A poultice for infection is one of those tried and true remedies that most people have heard about. If you'd like to try a poultice for infection, here's how to create one, what to use, and when to use it.
Poultice for Infection
A poultice consists of a hot pack held against the site of an infection. Traditionally, crushed herbs have been used and held with another plant or a bandage over an infection site. The combination of moist heat from the poultice and the herbs usually draws out the infected material, allowing the infection site to drain. Heat can kill some bacteria, but the goal of the poultice is to allow the infection site to drain off and expel whatever is inside the wound that can be causing pain, inflammation and infection.
How to Make a Poultice
Making a poultice is fairy straightforward. After mixing the appropriate herbal ingredients, you can pour the mixture onto a cotton ball and hold the moist cotton ball against the infected area. If using fresh herbs, crush up the herbs and press them against the infected area. A bandage can be used to secure the herbs or cotton ball in place. Poultices should be changed frequently, particularly a poultice for infection, to keep the wound clean.
Many recipes for traditional poultices exist.
Calendula and Lavender
A skin poultice for infection contains calendula and lavender oils. This is also a great poultice for sores that won't heal.
To make this poultice, you'll need the following essential oils, plus fresh comfrey and calendula flowers, a clean mason jar, and sterile water.
Take ¼ cup of crushed comfrey leaves, ¼ cup of calendula flowers, 1 drop of lavender oil and add it to a mason jar filled with sterile water. Cover, shake it up, and leave it for four days in a dark, cool area. Strain off the leaves and flower petals and retain the liquid. Place the liquid in a glass container. Wet a cotton ball with the liquid, press it against the wound or bandage it against the wound.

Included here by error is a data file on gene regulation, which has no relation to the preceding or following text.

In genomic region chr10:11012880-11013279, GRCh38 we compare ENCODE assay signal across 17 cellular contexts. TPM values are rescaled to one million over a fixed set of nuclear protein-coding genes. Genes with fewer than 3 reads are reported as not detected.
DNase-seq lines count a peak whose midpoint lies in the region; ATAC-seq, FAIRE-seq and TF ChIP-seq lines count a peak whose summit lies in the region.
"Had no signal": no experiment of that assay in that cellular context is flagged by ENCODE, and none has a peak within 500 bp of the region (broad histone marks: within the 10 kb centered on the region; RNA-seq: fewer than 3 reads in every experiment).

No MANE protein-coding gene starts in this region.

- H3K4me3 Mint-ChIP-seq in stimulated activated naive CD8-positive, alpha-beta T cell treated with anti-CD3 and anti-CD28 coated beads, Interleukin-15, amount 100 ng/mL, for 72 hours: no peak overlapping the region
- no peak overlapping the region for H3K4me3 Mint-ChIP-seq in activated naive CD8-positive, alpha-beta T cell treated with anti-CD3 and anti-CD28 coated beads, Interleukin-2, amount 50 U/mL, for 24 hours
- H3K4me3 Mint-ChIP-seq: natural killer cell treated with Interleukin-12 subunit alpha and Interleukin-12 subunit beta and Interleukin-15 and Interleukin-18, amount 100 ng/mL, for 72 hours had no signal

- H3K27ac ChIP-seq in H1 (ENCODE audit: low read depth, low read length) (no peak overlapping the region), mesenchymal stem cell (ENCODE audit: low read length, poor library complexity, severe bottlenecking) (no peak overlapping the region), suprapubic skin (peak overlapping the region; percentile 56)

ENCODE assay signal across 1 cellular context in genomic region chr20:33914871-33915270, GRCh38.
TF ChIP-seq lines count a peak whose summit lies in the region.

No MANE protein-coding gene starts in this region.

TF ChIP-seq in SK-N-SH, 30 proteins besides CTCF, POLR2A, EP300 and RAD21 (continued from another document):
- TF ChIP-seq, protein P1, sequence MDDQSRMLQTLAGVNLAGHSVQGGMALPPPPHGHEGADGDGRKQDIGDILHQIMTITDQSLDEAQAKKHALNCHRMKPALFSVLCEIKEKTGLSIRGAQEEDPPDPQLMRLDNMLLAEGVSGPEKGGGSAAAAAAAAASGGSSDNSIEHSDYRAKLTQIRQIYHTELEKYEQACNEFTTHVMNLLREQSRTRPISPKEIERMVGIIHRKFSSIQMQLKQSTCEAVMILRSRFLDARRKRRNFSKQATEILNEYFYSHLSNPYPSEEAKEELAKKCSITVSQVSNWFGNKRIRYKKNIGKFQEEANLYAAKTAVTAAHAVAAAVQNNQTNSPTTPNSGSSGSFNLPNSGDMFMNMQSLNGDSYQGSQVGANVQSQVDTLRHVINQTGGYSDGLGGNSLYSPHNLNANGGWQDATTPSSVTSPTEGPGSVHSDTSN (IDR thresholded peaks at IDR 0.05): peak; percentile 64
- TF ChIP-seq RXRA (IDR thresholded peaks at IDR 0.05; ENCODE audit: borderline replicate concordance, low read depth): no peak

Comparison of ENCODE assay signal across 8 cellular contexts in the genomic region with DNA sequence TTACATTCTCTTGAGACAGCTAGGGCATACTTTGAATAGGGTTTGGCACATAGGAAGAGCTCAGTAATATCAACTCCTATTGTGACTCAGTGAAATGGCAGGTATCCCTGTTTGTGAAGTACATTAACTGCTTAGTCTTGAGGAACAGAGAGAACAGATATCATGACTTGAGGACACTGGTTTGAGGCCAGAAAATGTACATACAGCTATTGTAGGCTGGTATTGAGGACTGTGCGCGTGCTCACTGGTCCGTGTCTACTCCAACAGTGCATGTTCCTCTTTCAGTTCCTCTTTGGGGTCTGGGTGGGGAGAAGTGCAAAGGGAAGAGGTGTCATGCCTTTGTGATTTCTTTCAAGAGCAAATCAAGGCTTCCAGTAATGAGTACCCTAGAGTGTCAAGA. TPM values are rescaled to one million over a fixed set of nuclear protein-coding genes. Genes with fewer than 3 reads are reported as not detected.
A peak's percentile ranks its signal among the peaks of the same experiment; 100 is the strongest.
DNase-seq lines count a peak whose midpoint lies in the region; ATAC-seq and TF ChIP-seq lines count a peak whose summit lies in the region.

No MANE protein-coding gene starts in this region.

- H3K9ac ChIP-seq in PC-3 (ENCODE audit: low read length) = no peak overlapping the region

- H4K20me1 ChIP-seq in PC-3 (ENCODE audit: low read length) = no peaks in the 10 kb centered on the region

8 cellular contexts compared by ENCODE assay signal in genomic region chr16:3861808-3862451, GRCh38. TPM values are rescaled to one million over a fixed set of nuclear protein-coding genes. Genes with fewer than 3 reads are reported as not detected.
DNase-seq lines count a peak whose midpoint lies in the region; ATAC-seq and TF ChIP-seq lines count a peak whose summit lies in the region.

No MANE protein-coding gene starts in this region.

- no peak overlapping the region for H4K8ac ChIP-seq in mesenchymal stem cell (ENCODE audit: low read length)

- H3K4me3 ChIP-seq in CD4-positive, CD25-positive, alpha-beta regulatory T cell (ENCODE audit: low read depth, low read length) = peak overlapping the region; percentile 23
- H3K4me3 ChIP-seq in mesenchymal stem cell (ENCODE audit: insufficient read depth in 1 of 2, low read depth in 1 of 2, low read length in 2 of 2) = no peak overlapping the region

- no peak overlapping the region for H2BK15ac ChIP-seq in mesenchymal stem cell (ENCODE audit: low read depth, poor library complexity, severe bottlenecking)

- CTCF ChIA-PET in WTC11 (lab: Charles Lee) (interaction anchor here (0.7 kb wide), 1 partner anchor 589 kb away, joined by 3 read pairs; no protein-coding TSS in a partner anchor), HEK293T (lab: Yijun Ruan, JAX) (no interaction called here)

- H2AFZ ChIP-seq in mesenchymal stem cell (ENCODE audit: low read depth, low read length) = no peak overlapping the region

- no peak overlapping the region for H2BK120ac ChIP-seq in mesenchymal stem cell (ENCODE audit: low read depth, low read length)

Poultices work well for boils and carbuncles, and you can make a simple boil poultice at home with just tea tree oil, hot water, and lavender essential oil. Place a few drops of tea tree oil and lavender oil into about two cups of hot water. The water should feel hot to the touch but not be so hot you have to pull your hand away fast - it has to be very warm, but not hot enough to burn you. Be careful not to overheat the water and burn yourself! Mix the oils into the water and saturate a rag or cotton pad with it. Press it against the boil. Repeat and keep the poultice on for fifteen minutes, then take it off for 15 minutes. The boil should come to a head quickly and the tea tree oil and lavender will kill any of the staph bacteria on the skin or coming out of the boil.
Comfrey Leaf Poultice
Comfrey is a powerful wound healing herb. It's been used since ancient times to heal broken bones and skin wounds. Use comfrey externally only. If you can find fresh comfrey leaves, they make a great poultice. Simply crush up the comfrey leaves and press them to the wound. Alternately, a comfrey and calendula poultice can be made by placing fresh comfrey leaves and calendula flowers or essential oil into a blender with a bit of water and mash it up. Place the mixture in cheese cloth, wrap it to form a small package, and press the cheesecloth wrapped comfrey package against the wound. Hold it in place for about half an hour, then remove. Refresh and repeat the comfrey poultice four times a day. Be sure to use some type of permeable cloth to keep the mashed leaves from entering the wound. While smashing up comfrey leaves with your fingers leaves them big enough to pull away, when they're blended together they can be too small to see and some can get into the wound.
Other Poultice Recipes
Other poultice recipes use additional herbs, onions, or bentonie clay. For other poultice recipes, see:
- Granny's Attic for many different types of poultices.
- Home Remedies for You with additional poultice advice and remedies.
When to See a Doctor
A poultice for infection is a time honored method of home treatment, but there are times when you should see a doctor or go to the emergency room. Anytime you have an infection that won't clear up or an infection accompanied by a fever or red lines radiating off the infection site, it's time to go to the emergency room. This can be a sign of serious infection. Broken bones accompanied by infection also demand a trip to the doctor.Other signs that the infection may require medical intervention include:
- Redness spreading beyond the infection site
- Foul odor, either from the wound or the discharge
- Vomiting or severe pain
Play it safe…see a doctor if you have any concerns about an infection.